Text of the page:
Pakistan Factory Disaster
|To:||WRC Affiliate Universities and Colleges|
|Date:||September 21, 2012|
|Re:||Pakistan Factory Disaster|
I write to provide information concerning the horrific factory fire at the Ali Enterprises factory in Karachi Pakistan on September 12, which killed more than 250 people. The blaze at Ali Enterprises is the deadliest factory fire in the history of apparel manufacturing and one of the worst industrial disasters ever.
Pakistan is a major supplier of collegiate apparel, with more than 50 apparel licensees sourcing there in nearly 150 factories. The industry there has been growing substantially as a lower cost alternative to China. Unfortunately, those lower costs are a product of some of the worst wages in the industry (less than fifty cents an hour) and a near total lack of labor law enforcement, leaving workers exposed to widespread labor abuse and severe safety risks.
Survivor accounts, and reports from local authorities, make clear that barred windows and locked exits were primary contributors to the vast death toll, that the factory had no meaningful fire safety protections, and that the building itself was illegally constructed. Local authorities, and credible journalistic sources, have also reported that the vast majority of workers were never even registered as employees by the factory and that many were being paid well below the legal minimum wage.
I want to draw your attention to two salient aspects of this tragic case:
- The factory was given a clean bill of health by the auditing system of Social Accountability International (SAI), in August, just a few weeks before the disaster. This “SA-8000” certification, issued by SAI’s accredited auditors, is supposed to be granted only to factories that meet the highest standards – including protections for worker safety. As the New York Times reported in a front page article yesterday, the fact that SAI auditors certified a plant so unsafe that hundreds of people were killed there within weeks of the certification is an enormous blow to the credibility of SAI and of the broader system of industry monitoring and auditing. As you know, the WRC has raised concerns for many years about the weakness of many industry-operated monitoring regimes (the absence of off-site worker interviews, the superficial nature of many industry audits, conflicts of interest). Ali Enterprises is by no means the first case where such weaknesses have proven costly to workers, but it is by far the worst. The events at Ali Enterprises reinforce our conviction that systems like SAI are not adequate to ensure basic protections for worker rights and safety – and our fear that deadly fires and other workplace accidents will continue to be a feature of global apparel production until and unless broader reforms are achieved.
- Although Ali Enterprises was a fairly large factory (more than 1,000 workers), and therefore had at least several customers, not a single buyer has come forward voluntarily to take responsibility and offer to aid the families of those killed. One brand has been identified, the large German retailer KiK, but that company only acknowledged its role after the WRC, working with labor rights groups in Europe, presented KiK with documentary proof of its relationship with the factory. To date, no other brand has identified itself as a customer. Needless to say, in a circumstance like this, any brand that was doing business with Ali Enterprises has a profound ethical obligation to step forward without delay, acknowledge its role, and take action to help the families of the dead and the surviving injured workers. It is deeply disturbing that none of the buyers have done so.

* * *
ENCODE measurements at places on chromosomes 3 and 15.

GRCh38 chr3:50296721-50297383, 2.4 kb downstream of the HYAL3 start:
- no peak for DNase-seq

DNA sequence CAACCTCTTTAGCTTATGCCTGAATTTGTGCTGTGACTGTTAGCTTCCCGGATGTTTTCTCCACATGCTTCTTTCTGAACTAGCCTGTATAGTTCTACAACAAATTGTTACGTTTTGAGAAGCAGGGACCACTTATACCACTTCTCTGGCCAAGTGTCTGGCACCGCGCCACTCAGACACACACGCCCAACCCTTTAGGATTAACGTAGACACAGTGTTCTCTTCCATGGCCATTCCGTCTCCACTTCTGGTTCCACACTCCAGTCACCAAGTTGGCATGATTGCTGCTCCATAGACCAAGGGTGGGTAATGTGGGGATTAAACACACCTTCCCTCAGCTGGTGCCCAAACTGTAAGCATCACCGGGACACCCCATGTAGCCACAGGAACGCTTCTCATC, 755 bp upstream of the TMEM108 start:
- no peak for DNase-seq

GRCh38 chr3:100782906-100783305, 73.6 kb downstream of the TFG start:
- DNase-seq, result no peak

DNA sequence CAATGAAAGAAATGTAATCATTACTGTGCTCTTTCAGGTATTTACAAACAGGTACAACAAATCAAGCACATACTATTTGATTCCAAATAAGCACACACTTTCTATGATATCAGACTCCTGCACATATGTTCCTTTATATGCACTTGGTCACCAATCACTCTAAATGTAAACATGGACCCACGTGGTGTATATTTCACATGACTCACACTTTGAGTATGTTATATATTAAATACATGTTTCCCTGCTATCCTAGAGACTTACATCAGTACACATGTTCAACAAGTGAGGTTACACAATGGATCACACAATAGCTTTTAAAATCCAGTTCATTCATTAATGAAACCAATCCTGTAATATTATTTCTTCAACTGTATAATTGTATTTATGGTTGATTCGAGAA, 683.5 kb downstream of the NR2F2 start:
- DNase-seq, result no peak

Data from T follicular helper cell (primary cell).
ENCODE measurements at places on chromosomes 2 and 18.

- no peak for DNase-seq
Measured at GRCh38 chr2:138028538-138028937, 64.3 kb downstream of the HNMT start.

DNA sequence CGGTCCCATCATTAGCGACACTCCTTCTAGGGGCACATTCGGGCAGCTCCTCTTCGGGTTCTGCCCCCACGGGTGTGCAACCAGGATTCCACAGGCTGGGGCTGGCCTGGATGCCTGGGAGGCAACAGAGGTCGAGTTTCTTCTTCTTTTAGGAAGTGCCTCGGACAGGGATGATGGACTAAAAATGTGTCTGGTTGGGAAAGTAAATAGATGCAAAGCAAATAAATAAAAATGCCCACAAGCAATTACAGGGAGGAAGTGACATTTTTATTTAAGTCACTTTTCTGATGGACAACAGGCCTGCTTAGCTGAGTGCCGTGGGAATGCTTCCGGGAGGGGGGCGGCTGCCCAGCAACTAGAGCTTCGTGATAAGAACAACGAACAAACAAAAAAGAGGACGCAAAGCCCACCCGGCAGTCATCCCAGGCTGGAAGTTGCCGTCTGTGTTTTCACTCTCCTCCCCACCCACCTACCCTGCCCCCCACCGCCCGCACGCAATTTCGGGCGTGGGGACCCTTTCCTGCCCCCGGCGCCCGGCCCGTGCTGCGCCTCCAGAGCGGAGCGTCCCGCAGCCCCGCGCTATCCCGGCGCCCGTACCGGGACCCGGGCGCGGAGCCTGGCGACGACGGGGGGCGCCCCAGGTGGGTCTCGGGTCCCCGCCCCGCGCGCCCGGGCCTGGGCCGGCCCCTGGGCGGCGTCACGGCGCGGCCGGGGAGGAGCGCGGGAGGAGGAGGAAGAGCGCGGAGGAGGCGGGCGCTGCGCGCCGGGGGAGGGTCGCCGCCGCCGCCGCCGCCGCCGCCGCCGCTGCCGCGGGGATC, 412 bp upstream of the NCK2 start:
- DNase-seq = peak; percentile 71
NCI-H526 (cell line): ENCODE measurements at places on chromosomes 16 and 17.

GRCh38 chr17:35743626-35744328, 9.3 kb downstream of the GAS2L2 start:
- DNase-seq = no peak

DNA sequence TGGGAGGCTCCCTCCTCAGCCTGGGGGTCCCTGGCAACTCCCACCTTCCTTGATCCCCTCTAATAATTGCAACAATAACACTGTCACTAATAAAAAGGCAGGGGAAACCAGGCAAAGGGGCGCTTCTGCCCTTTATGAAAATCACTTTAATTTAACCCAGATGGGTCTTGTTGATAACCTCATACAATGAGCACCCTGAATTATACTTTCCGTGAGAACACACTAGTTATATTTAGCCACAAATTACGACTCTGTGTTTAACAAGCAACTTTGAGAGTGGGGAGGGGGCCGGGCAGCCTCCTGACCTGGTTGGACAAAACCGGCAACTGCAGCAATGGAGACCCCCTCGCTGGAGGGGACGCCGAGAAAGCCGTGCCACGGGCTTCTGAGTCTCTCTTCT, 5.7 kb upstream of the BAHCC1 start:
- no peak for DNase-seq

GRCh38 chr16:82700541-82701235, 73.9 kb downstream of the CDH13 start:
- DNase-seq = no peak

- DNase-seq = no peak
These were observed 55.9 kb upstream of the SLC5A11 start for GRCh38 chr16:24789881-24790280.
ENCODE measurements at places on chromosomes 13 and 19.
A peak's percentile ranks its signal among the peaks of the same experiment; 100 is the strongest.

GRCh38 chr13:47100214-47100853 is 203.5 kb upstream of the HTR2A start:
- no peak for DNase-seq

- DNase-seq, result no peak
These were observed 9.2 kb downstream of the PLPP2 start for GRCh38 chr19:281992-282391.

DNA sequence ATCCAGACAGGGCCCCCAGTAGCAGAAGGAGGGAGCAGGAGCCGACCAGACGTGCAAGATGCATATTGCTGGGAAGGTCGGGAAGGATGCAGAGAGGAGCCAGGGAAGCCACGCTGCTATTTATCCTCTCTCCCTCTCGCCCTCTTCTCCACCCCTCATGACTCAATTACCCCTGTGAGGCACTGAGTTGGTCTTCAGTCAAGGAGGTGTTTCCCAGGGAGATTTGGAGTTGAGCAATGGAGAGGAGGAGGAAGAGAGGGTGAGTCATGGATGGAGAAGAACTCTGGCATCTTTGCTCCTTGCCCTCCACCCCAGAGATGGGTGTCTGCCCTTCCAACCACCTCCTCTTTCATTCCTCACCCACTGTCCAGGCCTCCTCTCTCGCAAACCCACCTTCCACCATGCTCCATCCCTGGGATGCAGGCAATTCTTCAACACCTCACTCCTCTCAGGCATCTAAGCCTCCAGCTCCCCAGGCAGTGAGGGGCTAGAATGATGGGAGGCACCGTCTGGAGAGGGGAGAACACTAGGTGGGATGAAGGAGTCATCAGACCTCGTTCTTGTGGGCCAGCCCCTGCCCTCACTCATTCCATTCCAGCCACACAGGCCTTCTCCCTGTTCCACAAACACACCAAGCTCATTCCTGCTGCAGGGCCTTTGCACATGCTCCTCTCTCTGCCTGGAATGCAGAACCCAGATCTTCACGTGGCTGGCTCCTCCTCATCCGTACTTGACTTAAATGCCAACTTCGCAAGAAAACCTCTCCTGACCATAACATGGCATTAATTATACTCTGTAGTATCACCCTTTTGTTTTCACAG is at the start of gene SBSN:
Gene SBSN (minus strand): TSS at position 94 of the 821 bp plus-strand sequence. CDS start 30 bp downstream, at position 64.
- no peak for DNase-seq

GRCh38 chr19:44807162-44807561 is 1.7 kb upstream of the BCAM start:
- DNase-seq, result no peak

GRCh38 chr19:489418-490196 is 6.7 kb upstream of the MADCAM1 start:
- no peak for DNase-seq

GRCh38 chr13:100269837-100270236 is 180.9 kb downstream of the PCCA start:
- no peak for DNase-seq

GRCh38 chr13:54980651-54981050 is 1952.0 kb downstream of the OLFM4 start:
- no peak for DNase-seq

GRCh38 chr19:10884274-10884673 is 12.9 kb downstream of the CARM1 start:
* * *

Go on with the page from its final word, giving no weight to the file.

Ali Enterprises does not appear on the factory disclosure list of any university licensee; however, since most of the factory’s buyers remain unidentified, and since licensee disclosure is not always reliable, we cannot state with confidence at this point that there was no collegiate connection to this facility. We are continuing to work with other groups to identify buyers. If evidence emerges that any collegiate licensee produced at the facility, or when we get to the point where a collegiate connection can be definitively ruled out, we will of course inform you promptly.
The WRC is working with worker representatives and NGOs in Pakistan and around the world to ensure fair compensation for all those affected by the fire, to identify the brands who produced at Ali Enterprises, and to press the industry for the major reforms of safety practices that are essential in Pakistan. As you know, we also continue to work to address the grievous situation of fire safety in Bangladesh. We will continue to keep you posted on these efforts.
The Triangle Shirtwaist Factory fire – which, until last week, was the deadliest fire in the history of apparel manufacturing – so shocked the conscience of our nation in 1911 that it helped spark a sweeping labor rights reform movement that imposed far stricter rules and enforcement on American manufacturers and revolutionized American workplace safety. One can only hope that out of this terrible human disaster in Pakistan will come a similar powerful impetus for reform of the contemporary, globalized apparel industry.